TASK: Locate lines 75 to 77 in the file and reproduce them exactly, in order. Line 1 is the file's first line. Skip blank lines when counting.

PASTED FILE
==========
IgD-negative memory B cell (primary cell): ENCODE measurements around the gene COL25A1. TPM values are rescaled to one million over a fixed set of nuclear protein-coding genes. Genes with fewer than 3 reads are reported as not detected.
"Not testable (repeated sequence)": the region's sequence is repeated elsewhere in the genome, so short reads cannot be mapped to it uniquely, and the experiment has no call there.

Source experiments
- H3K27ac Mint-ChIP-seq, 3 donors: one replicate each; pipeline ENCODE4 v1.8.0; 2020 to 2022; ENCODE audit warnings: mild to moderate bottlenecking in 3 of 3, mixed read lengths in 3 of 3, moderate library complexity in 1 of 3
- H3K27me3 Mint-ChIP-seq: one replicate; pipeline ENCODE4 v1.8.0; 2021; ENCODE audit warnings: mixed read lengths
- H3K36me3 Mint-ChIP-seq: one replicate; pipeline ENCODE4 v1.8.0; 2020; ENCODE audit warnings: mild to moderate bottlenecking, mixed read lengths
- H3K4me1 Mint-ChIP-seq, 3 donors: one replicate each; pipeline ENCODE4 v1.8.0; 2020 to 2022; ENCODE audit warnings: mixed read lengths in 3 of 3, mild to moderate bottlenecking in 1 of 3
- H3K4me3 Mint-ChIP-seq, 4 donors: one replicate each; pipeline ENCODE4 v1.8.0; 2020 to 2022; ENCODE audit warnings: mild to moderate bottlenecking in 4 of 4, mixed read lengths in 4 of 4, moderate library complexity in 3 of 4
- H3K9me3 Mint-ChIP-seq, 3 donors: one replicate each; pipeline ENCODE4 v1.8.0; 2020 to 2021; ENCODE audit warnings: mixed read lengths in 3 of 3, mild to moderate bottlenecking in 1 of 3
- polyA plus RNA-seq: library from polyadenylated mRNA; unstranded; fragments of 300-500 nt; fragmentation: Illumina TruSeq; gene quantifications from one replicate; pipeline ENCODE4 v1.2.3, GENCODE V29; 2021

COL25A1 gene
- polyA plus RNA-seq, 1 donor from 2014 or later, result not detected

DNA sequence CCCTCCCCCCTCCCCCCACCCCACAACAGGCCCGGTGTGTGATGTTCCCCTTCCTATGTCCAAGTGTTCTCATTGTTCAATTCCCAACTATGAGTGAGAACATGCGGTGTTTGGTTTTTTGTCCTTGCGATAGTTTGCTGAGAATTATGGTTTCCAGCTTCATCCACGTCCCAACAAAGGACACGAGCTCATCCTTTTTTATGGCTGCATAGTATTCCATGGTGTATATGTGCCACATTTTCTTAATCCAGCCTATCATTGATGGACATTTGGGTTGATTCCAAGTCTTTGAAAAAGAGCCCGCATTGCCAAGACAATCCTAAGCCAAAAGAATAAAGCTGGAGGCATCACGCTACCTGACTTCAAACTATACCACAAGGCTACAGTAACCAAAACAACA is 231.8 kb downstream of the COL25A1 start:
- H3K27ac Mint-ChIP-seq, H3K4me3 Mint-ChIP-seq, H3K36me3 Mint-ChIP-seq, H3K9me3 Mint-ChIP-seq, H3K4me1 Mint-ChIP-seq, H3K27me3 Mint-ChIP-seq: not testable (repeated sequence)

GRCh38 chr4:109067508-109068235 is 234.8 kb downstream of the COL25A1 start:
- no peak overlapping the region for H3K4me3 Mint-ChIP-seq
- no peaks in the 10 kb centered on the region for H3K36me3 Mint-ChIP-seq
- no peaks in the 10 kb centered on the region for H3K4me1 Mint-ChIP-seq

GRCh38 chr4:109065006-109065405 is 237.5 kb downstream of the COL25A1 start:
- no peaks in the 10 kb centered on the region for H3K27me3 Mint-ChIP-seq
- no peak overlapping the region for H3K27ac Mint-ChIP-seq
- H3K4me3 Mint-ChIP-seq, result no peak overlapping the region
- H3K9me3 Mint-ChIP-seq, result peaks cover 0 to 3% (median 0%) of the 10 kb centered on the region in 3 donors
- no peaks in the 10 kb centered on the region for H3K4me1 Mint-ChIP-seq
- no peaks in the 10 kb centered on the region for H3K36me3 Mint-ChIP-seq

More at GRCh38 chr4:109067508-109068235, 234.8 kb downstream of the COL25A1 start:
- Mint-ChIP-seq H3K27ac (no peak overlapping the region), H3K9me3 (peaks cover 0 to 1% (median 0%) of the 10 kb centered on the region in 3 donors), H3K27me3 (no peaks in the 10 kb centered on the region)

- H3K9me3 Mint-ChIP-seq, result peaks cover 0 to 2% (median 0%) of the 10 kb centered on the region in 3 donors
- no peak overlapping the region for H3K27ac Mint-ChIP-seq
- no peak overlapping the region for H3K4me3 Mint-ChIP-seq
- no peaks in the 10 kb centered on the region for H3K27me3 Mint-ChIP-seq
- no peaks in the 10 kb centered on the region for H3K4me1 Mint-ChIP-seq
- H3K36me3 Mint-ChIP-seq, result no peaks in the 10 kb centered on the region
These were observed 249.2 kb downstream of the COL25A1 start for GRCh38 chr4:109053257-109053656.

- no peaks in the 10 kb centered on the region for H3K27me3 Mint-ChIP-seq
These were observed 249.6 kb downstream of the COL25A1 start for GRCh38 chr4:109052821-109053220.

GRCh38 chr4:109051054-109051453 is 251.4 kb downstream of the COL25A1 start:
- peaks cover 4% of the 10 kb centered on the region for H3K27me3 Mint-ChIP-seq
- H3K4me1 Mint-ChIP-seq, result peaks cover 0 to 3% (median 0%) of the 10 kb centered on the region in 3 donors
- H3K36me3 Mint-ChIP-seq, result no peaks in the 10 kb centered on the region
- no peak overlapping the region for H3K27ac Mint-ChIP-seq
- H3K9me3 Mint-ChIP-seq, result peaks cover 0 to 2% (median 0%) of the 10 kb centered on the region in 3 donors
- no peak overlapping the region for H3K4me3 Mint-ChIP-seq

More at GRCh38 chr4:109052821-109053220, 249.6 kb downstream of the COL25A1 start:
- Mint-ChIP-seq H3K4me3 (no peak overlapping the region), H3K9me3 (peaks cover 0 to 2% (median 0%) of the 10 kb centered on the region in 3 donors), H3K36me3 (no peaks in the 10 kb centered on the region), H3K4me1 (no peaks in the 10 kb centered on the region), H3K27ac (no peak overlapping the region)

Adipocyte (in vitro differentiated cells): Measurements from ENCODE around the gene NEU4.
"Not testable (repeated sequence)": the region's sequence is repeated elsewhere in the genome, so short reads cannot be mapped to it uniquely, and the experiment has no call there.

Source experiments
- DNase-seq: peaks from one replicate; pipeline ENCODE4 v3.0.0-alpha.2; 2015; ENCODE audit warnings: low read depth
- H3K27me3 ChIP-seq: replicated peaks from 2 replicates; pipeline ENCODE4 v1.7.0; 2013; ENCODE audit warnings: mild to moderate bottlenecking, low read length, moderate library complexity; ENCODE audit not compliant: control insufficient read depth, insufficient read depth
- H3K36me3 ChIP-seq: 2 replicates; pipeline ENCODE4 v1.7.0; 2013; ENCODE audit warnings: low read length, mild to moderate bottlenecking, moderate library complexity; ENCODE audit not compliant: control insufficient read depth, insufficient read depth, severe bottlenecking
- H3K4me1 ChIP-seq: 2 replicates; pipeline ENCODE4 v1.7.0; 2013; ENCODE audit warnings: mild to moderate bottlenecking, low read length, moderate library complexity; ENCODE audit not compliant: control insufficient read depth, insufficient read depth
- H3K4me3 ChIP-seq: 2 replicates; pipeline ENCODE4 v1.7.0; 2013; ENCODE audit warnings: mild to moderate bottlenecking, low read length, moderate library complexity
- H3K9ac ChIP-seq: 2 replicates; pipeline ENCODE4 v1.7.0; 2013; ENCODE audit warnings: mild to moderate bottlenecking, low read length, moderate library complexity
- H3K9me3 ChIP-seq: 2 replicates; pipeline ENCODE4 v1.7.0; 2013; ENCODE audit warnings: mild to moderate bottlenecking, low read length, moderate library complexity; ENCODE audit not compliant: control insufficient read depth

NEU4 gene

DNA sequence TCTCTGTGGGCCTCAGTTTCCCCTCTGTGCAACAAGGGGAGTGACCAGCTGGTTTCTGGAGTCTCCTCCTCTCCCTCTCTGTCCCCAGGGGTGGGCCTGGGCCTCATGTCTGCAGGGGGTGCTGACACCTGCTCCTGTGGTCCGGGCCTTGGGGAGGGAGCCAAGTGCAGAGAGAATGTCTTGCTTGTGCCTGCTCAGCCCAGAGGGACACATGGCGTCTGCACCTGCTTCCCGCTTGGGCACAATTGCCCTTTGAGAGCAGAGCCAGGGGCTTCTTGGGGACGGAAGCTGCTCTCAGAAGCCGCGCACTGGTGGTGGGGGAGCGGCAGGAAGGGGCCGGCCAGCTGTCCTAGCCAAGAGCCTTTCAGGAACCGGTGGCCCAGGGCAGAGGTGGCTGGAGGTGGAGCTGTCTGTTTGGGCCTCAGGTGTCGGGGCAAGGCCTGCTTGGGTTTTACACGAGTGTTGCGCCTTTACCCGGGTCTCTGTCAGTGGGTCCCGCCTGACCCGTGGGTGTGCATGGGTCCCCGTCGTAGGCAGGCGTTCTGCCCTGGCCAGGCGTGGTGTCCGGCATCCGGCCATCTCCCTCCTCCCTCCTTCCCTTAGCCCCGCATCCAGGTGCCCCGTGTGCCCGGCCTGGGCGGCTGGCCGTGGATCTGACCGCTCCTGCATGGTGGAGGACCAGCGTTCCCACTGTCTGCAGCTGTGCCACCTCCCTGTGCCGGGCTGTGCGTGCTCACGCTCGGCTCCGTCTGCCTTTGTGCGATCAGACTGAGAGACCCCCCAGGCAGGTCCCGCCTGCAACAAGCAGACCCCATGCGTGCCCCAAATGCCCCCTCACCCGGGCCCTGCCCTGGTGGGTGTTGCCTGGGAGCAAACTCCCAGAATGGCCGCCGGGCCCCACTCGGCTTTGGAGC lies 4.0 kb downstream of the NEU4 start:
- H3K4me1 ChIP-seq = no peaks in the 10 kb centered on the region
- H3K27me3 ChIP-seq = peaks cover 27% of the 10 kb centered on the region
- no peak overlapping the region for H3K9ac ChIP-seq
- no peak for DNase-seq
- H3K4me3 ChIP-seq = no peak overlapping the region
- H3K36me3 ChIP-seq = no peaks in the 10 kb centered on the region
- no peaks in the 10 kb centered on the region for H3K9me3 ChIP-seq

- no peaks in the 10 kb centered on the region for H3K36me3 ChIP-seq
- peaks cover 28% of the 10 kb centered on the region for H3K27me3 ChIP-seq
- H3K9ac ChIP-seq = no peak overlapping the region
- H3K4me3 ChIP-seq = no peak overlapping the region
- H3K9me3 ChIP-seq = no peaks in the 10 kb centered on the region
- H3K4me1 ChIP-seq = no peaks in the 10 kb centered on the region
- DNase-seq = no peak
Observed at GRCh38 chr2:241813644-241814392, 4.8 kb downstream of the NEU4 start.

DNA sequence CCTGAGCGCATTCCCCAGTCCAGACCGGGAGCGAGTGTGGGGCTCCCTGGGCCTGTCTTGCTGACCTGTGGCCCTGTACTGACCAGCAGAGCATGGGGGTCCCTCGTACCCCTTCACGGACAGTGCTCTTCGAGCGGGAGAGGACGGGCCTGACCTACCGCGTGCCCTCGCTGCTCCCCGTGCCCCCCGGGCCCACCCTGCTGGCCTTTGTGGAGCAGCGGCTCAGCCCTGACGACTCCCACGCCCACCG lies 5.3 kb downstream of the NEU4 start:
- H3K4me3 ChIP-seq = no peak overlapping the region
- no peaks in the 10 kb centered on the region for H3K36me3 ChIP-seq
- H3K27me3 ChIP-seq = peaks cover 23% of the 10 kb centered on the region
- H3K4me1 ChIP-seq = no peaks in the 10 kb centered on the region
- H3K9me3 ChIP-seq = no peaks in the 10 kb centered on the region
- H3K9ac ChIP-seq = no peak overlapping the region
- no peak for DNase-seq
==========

- no peaks in the 10 kb centered on the region for H3K36me3 ChIP-seq
- H3K27me3 ChIP-seq = peaks cover 23% of the 10 kb centered on the region
- H3K4me1 ChIP-seq = no peaks in the 10 kb centered on the region